To celebrate #WORLDBEEDAY, we sat down with Wilbur Mutua, who manages the MWCT Bee-Keeping Project!
When did this project begin?
W: This project was initiated 5 years ago.
How many hives do you have?
W: We started with 25 hives and 3 observation hives.
The 25 hives are spread around the area in 2 sections
8 are at Campi ya Kanzi with 1 observation hive
17 are at MWCT with 2 observation hives
What is an observation hive?
W: It’s a small hive with glass openings on both sides, so you can monitor the development of the hive and the behavior of the bees.
How do you maintain the hives?
W: Every week I go through the hives to see how the colonies have developed and if any infections are present in the hives. If infected, I clean the hive and take it back to the apiary to capture a new colony.
Do you wear anything while working with the bees?
W: I have got the bee suits, smokers and hives tools to manage the maintenance of the hives safely.
What does an infection look like?
W: If the hives look like they have ants, moth balls and if the queen is inactive then it is a good indication that the hive is infected.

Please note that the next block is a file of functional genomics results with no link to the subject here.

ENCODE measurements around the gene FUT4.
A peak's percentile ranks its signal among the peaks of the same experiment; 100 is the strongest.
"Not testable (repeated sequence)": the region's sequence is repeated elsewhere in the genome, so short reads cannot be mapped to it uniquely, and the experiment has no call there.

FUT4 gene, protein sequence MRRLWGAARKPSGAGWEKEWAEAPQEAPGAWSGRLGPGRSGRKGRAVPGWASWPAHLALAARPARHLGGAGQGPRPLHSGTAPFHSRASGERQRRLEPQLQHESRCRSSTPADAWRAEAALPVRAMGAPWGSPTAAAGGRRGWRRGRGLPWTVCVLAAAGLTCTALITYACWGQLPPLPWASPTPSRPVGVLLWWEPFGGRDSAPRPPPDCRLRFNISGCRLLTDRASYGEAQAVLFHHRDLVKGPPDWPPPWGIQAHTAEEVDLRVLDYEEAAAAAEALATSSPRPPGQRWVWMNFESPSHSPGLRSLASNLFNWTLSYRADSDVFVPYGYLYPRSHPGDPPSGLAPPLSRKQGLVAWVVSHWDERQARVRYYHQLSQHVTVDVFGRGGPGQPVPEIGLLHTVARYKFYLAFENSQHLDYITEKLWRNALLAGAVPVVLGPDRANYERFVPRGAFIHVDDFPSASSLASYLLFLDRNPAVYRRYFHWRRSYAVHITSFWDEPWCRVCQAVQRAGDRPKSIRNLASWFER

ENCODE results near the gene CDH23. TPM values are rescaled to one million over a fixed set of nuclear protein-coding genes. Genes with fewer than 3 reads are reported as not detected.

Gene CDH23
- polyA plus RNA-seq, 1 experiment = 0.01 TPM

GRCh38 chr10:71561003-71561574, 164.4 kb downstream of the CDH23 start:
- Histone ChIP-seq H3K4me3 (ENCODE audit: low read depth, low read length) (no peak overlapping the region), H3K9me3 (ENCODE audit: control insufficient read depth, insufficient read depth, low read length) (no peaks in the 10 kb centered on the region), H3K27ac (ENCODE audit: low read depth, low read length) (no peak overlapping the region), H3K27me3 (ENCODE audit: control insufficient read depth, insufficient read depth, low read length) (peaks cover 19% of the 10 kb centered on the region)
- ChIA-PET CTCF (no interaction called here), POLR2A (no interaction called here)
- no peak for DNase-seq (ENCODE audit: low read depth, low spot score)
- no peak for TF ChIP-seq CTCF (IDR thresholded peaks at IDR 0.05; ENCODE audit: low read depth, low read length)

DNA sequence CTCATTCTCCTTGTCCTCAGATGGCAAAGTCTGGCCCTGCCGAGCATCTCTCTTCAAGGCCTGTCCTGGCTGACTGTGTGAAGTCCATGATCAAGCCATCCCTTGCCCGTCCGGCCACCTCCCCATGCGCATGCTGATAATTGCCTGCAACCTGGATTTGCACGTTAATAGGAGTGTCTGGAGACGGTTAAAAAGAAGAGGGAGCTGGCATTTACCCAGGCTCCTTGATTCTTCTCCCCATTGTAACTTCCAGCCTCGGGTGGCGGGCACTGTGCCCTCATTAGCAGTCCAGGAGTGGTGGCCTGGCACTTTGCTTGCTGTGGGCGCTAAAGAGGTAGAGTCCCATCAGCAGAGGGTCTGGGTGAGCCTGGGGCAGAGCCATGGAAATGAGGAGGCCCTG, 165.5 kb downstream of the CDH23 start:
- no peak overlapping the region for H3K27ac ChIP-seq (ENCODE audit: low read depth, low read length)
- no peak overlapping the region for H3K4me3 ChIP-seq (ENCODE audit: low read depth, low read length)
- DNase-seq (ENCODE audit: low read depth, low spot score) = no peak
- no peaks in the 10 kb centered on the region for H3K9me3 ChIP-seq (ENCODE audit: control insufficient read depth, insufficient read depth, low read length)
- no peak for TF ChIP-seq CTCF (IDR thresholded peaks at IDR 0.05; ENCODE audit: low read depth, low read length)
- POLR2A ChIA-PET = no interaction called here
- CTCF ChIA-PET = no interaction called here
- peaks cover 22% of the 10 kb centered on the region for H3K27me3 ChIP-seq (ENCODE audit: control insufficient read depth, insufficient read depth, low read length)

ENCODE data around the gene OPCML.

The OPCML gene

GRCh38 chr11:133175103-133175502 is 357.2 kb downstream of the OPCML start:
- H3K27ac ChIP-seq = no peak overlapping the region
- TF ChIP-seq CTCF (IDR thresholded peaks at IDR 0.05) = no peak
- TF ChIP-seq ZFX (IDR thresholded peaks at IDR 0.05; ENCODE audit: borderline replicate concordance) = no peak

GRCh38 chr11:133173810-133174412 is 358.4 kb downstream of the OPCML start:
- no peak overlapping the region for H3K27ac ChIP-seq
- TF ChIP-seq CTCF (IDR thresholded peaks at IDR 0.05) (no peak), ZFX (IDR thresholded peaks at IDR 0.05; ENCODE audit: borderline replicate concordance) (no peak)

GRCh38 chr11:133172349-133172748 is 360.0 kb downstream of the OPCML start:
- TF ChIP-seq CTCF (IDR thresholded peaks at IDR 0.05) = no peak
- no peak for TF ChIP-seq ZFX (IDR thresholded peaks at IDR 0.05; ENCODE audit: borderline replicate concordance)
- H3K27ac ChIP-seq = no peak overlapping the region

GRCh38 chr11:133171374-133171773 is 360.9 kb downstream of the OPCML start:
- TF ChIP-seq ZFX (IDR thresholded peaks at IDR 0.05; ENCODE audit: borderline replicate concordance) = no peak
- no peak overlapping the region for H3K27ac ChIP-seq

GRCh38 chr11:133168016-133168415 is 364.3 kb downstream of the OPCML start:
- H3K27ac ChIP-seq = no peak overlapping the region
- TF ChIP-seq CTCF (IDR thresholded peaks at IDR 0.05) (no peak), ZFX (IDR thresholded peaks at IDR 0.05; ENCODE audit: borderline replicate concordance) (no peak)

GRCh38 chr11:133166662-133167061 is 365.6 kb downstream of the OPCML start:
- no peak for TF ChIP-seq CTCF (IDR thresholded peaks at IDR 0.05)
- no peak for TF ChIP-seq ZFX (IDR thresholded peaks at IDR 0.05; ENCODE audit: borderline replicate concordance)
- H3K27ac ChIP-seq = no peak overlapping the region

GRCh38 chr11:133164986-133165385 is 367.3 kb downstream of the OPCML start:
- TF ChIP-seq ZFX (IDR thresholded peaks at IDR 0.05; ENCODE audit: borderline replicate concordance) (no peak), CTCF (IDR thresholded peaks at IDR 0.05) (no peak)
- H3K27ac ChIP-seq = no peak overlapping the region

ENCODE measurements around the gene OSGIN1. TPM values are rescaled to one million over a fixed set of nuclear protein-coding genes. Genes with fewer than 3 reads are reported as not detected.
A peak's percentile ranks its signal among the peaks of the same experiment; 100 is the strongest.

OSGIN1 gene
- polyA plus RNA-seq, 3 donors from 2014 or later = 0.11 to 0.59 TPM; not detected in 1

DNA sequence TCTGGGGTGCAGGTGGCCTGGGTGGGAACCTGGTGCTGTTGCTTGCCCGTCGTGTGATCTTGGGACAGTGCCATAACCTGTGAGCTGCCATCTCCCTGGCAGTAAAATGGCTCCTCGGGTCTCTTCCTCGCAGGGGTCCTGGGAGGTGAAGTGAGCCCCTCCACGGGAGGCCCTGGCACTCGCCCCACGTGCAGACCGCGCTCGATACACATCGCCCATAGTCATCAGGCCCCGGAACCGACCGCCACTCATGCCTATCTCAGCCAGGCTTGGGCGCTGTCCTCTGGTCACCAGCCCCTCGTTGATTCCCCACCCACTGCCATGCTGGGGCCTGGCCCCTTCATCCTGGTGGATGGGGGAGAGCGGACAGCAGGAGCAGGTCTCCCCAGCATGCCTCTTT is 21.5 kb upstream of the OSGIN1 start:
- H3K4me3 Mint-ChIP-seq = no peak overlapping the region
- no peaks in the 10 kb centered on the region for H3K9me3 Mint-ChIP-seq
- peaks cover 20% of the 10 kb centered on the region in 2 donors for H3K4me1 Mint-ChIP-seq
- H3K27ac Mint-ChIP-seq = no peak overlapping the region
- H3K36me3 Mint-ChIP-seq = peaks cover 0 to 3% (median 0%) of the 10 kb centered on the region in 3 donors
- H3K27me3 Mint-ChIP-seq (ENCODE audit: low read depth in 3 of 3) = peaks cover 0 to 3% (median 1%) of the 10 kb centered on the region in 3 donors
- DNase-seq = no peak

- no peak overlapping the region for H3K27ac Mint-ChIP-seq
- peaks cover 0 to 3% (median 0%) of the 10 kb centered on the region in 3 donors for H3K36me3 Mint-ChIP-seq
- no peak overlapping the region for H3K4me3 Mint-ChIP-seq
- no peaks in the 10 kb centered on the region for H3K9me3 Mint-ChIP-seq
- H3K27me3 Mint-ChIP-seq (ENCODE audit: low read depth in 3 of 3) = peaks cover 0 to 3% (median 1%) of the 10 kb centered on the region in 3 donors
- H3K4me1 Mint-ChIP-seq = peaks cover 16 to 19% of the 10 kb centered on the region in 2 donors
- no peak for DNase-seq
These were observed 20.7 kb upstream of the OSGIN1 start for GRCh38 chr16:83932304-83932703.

What is the current status of the hives?
W: At MWCT – 13 hives are newly colonised recently
4 are not colonised presently & 8 of the 13 are to be harvested soon.
At Campi ya Kanzi – 1 observation hive is colonised and the colony is very active and needs to be harvested soon. Out of the 8 other hives, 4 are colonised which are due for harvest soon and the other 4 are uncolonised
How do you harvest the honey?
W: When the hives are ready to be harvested, I put on my gear and use the smoker to smoke the bees out a little bit and gently brush the bees aside or back to the brood. I then start taking the frames out one by one from the “super” (which is the top box that holds the frames of honey), I then uncap the comb that seals the frame and then put the frame into the spinner. I manually spin the frames to encourage the honey to drip out of the combs. Once all the honey has been collected, I take the frames back to the “super” for the process to begin again.
What is the purpose of having these hives?
W: The bee project was introduced as a way to improve the livelihoods of the women with the Maasai community that we are working with here on Kuku Group Ranch. Our plan in the near future is to implement the project by having different Maasai women groups take ownership of their own mini bee projects, while MWCT oversees the overall development. Our hope is that they will eventually be able to take care of the hives, harvest the honey and sell it as an alternative point of income for their family.
Do you have any final thoughts about the honey project you want to share?
W: We are looking forward for this project to benefit the women of the local Maasai community.Having said that, we are always happy to welcome any individuals or organisations that may want to assist us with training and equipment of the project but most importantly to better implement its purpose for the improved livelihoods of the women.
For more info on MWCT and the Livelihoods program click here.